Confirmed keynote speakers include:
Neil Rhodes (St Andrews)
Andy Mousley (De Montfort)
John Lee (Bristol)
Abstracts (no more than 150 words) for 20 minute papers should be sent to Richard Meek by 1 March 2011.

Call for contributions: censorship and literature in English-speaking countries, 16th-21st centuries

Call for Contributions: collected essays on censorship and literature in English speaking countries, 16th-21st centuries
With the development of the modern state, there has been an ongoing tension between the will to control and at the same time allow free speech to develop. In English-speaking countries, the theme of “Censorship and Discourse” has been a recurrent concern from the 16th century to the present day, as the numerous censored publications and writings against censorship testify.
Our editorial project focuses on the negotiating processes going on between censoring institutions and literary texts, exploring the effects and counter-effects of censorship on writing itself and on the diffusion of the works of art through publication or stage performance.
Contributions in the following fields are most welcome:
- literature and self censorship
- censorship and literary reception
- stage censorship
To submit a proposal for consideration before March 1st 2011
Please send an abstract of up to 250 words, together with your particulars (names, institutional address, occupational status, postal and e-mail addresses) to the following e-mail addresses:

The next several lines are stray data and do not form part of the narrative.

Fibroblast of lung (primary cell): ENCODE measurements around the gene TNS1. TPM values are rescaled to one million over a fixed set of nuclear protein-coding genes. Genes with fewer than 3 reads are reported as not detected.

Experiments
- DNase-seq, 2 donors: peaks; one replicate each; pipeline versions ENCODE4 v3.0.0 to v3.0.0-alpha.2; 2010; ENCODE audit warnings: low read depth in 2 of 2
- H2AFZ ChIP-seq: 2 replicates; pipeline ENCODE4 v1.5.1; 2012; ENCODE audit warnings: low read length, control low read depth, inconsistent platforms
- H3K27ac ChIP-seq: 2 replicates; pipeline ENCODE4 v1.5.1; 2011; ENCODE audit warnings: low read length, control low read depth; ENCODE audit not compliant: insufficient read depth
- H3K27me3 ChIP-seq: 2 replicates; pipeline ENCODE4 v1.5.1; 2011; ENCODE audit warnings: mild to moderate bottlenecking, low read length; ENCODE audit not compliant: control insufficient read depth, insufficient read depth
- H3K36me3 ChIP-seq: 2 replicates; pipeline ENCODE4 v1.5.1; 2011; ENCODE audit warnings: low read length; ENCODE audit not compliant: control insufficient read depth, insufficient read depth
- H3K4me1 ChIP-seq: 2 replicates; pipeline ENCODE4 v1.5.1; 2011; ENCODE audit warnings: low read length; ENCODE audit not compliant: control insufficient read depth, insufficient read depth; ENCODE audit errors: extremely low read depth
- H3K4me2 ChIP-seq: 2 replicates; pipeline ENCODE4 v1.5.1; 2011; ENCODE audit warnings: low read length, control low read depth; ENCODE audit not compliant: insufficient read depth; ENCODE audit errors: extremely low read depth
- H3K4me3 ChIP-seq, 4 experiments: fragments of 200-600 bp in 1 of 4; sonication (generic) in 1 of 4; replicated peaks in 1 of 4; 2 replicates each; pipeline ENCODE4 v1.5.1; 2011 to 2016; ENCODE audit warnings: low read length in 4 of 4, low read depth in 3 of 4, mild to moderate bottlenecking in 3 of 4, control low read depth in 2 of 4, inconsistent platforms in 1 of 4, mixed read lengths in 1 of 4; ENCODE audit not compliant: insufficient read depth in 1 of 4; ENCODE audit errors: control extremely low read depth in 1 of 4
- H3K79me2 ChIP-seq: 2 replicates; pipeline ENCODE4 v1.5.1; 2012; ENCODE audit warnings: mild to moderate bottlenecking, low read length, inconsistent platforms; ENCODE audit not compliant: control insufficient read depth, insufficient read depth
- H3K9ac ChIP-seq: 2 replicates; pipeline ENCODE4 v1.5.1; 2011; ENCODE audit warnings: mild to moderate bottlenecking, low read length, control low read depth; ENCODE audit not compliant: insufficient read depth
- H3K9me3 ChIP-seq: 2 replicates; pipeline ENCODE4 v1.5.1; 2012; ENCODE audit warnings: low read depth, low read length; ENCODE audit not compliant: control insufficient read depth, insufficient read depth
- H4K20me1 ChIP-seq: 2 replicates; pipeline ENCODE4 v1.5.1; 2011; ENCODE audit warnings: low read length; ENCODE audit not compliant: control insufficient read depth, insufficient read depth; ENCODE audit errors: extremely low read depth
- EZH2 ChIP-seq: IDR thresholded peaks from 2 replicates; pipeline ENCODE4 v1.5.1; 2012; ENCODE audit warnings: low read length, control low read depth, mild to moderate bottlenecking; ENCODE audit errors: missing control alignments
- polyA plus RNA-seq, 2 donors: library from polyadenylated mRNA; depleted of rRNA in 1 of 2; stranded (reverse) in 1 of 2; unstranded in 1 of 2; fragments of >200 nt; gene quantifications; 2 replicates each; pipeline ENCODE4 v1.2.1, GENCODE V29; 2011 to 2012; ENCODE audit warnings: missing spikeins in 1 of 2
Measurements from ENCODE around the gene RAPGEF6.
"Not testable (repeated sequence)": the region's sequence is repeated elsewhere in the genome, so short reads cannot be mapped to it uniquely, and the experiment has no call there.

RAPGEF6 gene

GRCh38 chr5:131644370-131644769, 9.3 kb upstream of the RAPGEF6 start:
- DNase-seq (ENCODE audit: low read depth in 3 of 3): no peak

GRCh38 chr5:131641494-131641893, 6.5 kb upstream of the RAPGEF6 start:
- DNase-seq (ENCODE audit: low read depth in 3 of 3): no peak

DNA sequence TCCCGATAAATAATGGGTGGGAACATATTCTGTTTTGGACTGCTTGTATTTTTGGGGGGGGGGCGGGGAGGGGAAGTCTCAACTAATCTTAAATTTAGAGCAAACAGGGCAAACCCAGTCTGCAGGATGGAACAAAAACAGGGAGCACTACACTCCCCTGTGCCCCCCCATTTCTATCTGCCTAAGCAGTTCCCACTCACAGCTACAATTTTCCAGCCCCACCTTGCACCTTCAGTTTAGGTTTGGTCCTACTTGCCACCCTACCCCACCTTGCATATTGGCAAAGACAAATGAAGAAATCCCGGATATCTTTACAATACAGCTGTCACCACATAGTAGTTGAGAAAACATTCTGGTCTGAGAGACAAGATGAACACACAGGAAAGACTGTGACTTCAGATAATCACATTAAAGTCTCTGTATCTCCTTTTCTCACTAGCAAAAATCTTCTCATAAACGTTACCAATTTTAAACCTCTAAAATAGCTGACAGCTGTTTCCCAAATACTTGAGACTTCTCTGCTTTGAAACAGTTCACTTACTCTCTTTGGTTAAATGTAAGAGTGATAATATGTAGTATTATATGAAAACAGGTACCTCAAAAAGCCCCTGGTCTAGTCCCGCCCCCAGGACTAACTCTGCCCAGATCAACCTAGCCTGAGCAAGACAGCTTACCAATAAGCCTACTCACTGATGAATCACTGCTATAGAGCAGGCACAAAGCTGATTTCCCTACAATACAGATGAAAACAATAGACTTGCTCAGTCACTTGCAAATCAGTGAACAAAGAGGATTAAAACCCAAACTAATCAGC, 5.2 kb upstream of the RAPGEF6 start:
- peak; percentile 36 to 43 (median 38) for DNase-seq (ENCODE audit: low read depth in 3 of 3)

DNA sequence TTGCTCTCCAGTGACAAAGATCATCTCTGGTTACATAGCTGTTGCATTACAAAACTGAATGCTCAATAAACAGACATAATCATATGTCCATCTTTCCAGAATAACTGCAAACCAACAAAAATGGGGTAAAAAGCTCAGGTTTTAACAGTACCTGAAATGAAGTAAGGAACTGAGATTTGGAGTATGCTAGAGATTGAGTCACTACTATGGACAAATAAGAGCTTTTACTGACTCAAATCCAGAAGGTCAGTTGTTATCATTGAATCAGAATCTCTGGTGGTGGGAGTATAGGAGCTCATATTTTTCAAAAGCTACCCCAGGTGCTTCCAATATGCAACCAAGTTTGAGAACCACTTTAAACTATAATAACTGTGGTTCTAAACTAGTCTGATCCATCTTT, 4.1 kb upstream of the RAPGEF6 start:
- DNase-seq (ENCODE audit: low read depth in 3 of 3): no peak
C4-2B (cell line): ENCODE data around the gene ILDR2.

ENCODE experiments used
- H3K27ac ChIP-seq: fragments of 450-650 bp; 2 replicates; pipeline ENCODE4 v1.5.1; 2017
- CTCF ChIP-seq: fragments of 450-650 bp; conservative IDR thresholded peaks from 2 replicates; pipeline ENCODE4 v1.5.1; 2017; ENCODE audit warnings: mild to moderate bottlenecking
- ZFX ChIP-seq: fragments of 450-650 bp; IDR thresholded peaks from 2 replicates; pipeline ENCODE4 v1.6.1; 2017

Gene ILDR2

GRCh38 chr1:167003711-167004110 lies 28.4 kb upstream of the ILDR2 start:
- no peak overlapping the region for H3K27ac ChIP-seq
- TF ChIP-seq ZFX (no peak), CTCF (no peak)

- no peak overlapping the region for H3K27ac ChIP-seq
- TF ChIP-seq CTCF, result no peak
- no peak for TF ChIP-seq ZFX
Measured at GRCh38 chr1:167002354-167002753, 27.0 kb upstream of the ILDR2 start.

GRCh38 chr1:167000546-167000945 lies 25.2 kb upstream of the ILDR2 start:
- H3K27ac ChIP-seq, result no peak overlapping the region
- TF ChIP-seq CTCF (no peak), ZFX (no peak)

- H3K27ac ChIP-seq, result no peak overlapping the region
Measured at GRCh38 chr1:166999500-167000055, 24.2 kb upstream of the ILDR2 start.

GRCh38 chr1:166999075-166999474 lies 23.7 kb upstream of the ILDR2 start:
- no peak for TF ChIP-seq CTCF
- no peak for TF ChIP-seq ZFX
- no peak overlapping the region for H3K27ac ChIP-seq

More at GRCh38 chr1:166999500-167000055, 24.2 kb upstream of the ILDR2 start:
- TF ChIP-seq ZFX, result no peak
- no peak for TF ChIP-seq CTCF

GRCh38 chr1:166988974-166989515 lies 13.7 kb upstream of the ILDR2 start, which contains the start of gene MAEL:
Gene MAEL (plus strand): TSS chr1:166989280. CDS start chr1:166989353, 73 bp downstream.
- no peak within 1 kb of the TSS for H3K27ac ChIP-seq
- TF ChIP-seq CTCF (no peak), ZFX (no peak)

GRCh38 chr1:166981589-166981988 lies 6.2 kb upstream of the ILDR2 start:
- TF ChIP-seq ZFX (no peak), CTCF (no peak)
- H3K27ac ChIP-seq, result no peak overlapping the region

Submissions will be examined by the scientific committee and articles will be required by the end of June 2011. A set of guidelines for document setup will be sent to you.

Children and Childhood in the English Renaissance

Despite the fact that the terms “child” and “childhood” have inspired scholars of various disciplines and ages, the representation of childhood in the time of the English Renaissance remains an under-investigated topic. The reasons for this oversight are manifold. Although Philip Ariès’s thesis that childhood was discovered in the eighteenth century has meanwhile been revised (see, for instance, Orme and Hanwalt on the Middle Ages, or Pollock on the Early Modern Period), comprehensive studies of childhood in the Renaissance are still comparatively scarce. This is the more deplorable since the Renaissance can be regarded as a transitional period between the Middle Ages and the increasing influence of Puritanism in the seventeenth century, with its focus on childhood as a crucial period in spiritual life. In fact, childhood is a central topic of Renaissance literature. The dramatic works of Shakespeare are a case in point: the parent-child relationship, for instance, is of prominent significance in many of the Bard’s principal tragedies. In Romeo and Juliet and King Lear it is precisely this relationship that stands in the core of the tragedy causing the ultimate end of the protagonists. Besides, the concept of childhood was also a part of the state apparatus. Elizabeth I was often represented as “the mother of the nation” and a pelican who feeds her subjects, respectively children with her own flesh. While scholars have frequently focused on the maternal side of such metaphors, the implications of childhood are yet understudied. Last but not least, one could think of the emergence of numerous books on education and teaching methods for children by Mulcaster or Ascham who certainly develop their own concepts of childhood and adolescence.